There's no way I'd be okay with Fortnite downloading weekly 1.5 GB patches, or downloading games which run around 30 GB, if I have a monthly cap I have to worry about running into. The game industry needs net neutrality, particular the prohibition of throttling and caps, in order for people to bother with electronic purchases and downloads. Expensive, slow, and metered connections may not kill mainstream gaming, but they'll certainly maim it.
That's not really an option, because then you don't know if there's also server-side validation of the price (which there should be) which would render the bug meaningless. If the price the website thinks it costs is completely ignored, there's no bug to report. The only way to figure out if a bug exists is to try it.
You could argue that the person should have tested it at a slightly increased price, but that would mean he'd have to be planning to use the ticket. Spending $.20 on a ticket which won't be used is similar to buying a ticket which will be used at $.20 more than the ticket price. He spent money to test the flaw, he didn't steal money to test the flaw.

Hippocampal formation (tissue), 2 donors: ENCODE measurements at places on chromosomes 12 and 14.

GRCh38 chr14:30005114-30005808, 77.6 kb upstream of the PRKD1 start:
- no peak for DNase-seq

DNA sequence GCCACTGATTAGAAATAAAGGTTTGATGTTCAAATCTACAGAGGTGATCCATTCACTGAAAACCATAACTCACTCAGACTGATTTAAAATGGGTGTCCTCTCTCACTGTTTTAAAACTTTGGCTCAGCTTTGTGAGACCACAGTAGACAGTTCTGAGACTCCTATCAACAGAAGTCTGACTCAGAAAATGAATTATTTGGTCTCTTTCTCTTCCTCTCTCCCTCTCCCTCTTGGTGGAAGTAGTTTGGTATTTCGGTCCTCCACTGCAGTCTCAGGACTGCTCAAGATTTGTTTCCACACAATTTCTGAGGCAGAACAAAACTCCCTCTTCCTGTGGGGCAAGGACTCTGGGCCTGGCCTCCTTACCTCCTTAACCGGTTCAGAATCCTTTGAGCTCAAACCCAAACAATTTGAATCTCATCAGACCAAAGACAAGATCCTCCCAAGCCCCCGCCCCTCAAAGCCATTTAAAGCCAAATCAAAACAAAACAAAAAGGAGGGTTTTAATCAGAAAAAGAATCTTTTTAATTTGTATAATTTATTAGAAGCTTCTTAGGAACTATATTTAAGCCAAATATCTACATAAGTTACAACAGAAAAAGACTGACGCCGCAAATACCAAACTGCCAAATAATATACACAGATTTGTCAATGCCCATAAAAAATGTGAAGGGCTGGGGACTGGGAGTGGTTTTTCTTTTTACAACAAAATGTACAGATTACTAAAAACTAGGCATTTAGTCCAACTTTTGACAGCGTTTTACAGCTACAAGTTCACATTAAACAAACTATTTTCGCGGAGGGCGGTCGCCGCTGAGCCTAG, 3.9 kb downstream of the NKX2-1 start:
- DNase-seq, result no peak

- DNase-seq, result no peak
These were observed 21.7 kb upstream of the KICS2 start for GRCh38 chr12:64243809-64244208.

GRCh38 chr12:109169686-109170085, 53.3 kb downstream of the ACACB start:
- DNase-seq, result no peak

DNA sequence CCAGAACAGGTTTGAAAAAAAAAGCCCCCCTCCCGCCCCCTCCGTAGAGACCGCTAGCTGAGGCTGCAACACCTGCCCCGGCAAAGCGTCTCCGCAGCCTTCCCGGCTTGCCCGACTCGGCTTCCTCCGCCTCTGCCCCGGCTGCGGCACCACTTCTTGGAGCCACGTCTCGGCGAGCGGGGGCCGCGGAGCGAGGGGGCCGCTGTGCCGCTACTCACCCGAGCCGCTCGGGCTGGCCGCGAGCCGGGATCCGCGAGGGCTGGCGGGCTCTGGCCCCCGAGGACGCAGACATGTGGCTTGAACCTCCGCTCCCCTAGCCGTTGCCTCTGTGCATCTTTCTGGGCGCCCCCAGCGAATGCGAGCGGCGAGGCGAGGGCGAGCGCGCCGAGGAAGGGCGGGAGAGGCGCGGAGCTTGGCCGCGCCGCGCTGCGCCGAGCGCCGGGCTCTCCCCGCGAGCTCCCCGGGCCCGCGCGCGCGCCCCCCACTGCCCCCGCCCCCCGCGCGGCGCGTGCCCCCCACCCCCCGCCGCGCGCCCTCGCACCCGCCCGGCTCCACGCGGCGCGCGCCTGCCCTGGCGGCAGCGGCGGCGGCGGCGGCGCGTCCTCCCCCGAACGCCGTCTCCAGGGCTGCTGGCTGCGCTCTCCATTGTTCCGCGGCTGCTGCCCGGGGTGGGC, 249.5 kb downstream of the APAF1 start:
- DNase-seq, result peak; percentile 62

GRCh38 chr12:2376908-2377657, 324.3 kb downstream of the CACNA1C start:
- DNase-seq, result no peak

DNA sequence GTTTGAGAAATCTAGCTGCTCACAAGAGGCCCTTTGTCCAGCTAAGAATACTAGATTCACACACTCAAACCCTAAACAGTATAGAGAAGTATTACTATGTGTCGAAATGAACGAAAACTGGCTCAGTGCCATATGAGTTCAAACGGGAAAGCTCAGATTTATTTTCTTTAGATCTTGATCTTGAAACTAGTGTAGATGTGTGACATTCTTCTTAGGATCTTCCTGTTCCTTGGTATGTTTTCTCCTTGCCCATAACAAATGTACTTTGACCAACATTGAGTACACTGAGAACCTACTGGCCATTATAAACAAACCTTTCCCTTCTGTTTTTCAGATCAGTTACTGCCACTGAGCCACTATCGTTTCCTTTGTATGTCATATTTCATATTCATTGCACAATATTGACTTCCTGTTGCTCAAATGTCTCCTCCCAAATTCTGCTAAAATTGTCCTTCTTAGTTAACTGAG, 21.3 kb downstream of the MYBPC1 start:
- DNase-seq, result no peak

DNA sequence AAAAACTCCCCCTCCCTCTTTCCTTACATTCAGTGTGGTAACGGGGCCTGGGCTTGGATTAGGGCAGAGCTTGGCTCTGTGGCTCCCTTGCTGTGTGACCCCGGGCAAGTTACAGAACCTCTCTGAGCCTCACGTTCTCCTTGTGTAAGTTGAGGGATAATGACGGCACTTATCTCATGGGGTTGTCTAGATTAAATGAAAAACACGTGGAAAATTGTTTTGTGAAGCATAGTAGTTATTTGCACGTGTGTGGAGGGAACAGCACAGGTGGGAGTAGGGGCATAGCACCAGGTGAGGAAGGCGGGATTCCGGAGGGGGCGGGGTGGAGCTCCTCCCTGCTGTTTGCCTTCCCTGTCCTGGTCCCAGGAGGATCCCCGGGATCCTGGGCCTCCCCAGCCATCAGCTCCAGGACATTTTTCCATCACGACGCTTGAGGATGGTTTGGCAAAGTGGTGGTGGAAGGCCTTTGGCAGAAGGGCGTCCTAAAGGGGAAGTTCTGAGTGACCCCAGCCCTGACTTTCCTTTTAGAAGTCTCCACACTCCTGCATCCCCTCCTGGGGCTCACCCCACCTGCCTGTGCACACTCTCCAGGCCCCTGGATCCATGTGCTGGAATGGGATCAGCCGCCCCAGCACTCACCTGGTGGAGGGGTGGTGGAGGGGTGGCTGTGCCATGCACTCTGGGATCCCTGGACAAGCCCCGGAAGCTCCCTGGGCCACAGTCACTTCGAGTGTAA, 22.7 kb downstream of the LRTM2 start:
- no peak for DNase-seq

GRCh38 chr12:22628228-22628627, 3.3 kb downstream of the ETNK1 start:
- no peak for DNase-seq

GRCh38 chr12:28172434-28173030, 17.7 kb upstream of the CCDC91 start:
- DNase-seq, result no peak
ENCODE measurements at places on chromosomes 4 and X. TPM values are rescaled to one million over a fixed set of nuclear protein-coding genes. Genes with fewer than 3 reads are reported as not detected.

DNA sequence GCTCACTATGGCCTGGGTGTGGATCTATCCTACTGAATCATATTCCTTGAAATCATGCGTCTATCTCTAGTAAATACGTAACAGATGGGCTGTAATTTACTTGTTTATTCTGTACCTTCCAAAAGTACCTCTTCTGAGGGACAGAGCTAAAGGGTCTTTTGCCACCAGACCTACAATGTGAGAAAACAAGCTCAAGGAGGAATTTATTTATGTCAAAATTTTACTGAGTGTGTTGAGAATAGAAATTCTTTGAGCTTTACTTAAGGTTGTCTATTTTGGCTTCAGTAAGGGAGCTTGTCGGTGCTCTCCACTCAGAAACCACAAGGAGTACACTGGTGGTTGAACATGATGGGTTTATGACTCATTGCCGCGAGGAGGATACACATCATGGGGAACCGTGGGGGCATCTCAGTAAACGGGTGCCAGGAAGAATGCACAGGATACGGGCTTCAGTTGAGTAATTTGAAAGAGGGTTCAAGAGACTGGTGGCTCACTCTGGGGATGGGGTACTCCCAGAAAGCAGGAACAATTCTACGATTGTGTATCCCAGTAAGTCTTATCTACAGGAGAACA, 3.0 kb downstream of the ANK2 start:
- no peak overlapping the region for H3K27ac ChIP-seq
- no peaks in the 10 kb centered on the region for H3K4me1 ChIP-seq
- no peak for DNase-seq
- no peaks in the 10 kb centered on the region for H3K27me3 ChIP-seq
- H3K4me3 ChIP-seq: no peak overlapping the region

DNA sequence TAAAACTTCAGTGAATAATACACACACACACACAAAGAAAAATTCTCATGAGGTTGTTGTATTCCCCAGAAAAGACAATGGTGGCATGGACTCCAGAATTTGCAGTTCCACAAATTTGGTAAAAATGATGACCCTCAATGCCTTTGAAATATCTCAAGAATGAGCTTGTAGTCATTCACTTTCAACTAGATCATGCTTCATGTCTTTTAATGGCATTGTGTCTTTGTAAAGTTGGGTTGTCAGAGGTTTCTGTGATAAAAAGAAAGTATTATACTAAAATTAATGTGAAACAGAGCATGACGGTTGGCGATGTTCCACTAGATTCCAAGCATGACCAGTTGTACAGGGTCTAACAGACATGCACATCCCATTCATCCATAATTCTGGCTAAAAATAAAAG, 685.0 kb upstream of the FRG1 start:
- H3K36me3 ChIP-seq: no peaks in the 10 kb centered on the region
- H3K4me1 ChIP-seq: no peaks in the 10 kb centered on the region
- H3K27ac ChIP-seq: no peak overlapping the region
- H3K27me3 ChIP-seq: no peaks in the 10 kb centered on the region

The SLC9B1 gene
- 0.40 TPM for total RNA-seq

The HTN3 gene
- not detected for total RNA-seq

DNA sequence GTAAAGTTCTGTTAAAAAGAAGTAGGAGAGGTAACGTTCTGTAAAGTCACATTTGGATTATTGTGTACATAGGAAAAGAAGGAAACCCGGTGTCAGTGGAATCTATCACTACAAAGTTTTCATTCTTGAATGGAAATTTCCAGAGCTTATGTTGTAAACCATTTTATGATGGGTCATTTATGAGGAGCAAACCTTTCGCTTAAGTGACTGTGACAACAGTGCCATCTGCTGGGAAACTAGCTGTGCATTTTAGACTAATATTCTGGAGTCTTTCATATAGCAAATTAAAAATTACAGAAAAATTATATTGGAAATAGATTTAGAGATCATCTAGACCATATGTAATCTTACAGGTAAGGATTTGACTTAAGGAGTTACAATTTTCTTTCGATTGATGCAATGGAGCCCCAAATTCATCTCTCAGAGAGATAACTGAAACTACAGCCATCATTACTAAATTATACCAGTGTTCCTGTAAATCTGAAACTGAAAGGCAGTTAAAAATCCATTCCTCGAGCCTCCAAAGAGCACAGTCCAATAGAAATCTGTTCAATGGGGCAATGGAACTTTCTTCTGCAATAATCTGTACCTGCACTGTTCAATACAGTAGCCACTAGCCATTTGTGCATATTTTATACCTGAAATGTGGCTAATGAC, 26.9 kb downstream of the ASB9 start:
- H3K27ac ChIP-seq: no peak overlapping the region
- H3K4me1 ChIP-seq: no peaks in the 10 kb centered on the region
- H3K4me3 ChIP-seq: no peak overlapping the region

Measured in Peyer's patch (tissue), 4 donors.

Naturally, the things they don't talk to you about are the things that really add up. With games it isn't the gameplay that takes up large amounts of bandwidth, it's the installation. A few Xbox One games (like the handful that come free each month with Xbox Live Gold) really start to eat away at that allotment.
Remember that one reason there was such pushback on Microsoft's attempt to kill physical discs was that we don't all have high-bandwidth plans with unlimited data to get our games.